On the first full day of testimony in the double-murder trial of Lee’s Summit lawyer Susan Elizabeth Van Note, a prosecutor described how the defendant allegedly killed her millionaire father and his girlfriend for money.
Defense attorney Tom Bath countered that prosecutors have no forensic evidence that puts Van Note in her father’s Lake of the Ozarks house when the attack occured Oct. 2, 2010.
But both sides agreed on one thing: the middle-of-the night attack was brutal and bloody. Both victims were shot and stabbed. The girlfriend, Sharon Dickson, was shot three times and stabbed 18 times.
When visuals of the crime scene were shown to the jury, Dickson’s son stepped outside the courtroom in the Laclede County Courthouse in Lebanon.
A former Camden County detective who was at Dickson’s autopsy described her defensive wounds.
“She fought hard,” John Stephens said.
Susan Van Note, 48, is charged with two counts of first-degree murder. In laying out the case, prosecutors told the jury that the defendant was motivated by greed. They talked about a longtime volatile relationship between a father and daughter, and Susan Van Note’s financial problems — she’d declared bankruptcy. Her father, William Van Note, was a prominent Liberty businessman whose estate was estimated at $7 million.
Dickson was to be his primary beneficiary.
“Follow the money,” said Camden County Prosecutor Michael Gilley. “Follow the money.”
Bath, of Overland Park, argued that the state cannot prove its case and pointed to another man as a possible killer who was never investigated. He said the man had borrowed $600,000 from William Van Note and been unable to repay the debt.
William Van Note foreclosed on the property the man had offered as collateral, and their relationship was acrimonious. But authorities did not investigate the man as a possible suspect in the double murder, Bath said.
“Police never followed up on that,” he said.
Key to the state’s case is a phone call that prosecutors say puts Susan Van Note near her father’s house at the time of the killings.
Gilley said an FBI expert would testify that the call from Susan Van Note’s cellphone to her home in Lee’s Summit pinged off a tower at the Lake of the Ozarks within minutes of a 911 call from her father.
“The defendant was there,” Gilley said.
Susan Van Note has said that she was at her home in Lee’s Summit with her mother at the time of the fatal attacks.
Dickson was pronounced dead in the home, but William Van Note was rushed to a hospital.
“Guess who found out that Bill is alive?” Gilley said.
He then described how the defendant forged a durable power of attorney and asked a high school friend and her husband to sign it as witnesses. Hospital staff will talk about how Susan Van Note took the document to a hospital in Columbia and demanded that her father be removed from life support, Gilley said.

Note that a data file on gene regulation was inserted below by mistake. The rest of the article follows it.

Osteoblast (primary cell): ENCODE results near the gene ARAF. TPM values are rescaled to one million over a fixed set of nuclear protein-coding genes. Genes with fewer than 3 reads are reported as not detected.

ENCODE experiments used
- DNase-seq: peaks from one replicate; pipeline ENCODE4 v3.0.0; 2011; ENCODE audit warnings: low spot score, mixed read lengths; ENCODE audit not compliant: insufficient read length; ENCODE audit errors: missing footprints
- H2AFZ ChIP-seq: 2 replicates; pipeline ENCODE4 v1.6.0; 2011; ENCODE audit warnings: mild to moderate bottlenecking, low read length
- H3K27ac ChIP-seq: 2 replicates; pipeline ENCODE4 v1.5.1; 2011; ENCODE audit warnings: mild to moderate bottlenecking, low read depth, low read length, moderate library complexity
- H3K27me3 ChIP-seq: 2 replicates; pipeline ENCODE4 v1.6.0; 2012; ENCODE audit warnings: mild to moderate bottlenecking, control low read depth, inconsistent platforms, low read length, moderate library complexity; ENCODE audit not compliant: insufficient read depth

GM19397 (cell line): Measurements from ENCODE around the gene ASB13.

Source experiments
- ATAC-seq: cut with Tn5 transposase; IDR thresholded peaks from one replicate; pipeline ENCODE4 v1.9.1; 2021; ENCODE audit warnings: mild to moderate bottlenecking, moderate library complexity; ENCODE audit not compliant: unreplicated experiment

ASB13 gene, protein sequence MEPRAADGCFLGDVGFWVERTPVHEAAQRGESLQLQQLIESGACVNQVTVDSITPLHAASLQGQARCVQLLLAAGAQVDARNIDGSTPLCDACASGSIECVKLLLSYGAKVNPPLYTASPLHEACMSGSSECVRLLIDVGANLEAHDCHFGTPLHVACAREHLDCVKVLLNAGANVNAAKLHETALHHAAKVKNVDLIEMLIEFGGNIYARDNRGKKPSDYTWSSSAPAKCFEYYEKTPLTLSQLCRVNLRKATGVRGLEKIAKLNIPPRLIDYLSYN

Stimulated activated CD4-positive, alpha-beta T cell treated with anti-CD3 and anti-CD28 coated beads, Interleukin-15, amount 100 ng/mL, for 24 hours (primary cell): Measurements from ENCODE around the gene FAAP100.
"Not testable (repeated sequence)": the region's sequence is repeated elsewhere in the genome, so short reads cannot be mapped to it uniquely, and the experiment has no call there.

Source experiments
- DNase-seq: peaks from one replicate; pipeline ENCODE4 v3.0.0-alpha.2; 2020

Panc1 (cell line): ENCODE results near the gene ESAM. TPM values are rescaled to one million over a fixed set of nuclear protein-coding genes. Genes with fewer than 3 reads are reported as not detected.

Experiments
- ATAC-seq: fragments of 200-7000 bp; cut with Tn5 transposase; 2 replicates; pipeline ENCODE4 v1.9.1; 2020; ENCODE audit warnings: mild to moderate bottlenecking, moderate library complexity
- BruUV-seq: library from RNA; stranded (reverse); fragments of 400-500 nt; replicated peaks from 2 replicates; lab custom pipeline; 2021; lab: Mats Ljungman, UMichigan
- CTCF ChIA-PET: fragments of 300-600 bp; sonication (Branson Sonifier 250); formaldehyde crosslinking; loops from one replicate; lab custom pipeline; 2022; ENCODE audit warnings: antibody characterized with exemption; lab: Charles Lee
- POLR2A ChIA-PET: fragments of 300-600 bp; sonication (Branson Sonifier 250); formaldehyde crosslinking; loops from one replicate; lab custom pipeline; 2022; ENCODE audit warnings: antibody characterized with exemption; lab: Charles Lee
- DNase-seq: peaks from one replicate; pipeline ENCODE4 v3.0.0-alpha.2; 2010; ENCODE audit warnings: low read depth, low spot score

Van Note’s chief lawyer, Bath, described her as a sympathetic, grieving daughter.
As for the state’s allegations, he said, “They do not have the evidence.”
Bath said he would establish that the fight between Dickson and her attacker lasted three minutes and rivaled a mixed martial-arts match in its violence.
Yet, he said, “There was no sign of injury or struggle on Liz.”
At the scene, there was blood everywhere, he said. But a search of her vehicle found no trace.
“It’s not possible there would be no blood in her car,” Bath said.
The phone call that appeared to have pinged off the lake cell tower, he said, was a computer glitch.
He explained the forgery as saving her father from a prolonged vegetative state, something she knew he would not want.
In developments Tuesday afternoon:
▪ The prosecution played an audio recording of a phone message that had been left on the answering machine of a neighbor at the lake.
In the call, William Van Note said he had an emergency; both he and Dickson had been shot, and he needed help.
▪ A former crime scene investigator testified that there was no sign of forced entry at the house. Kurt Mueller, who was then with the Missouri Highway Patrol, also said Dickson’s purse was intact with $1,080 in cash untouched.
Andrew Dickson has a wrongful death case pending against Susan Van Note in Camden County. He also is involved in a pending legal fight in Clay County over what should happen to William Van Note’s fortune should Susan Van Note be convicted.
At issue could be the so-called slayer rule, which prohibits people from benefiting from a murder they committed.
The murder trial is expected to last at least into the middle of next week.
Donald Bradley: 816-234-4182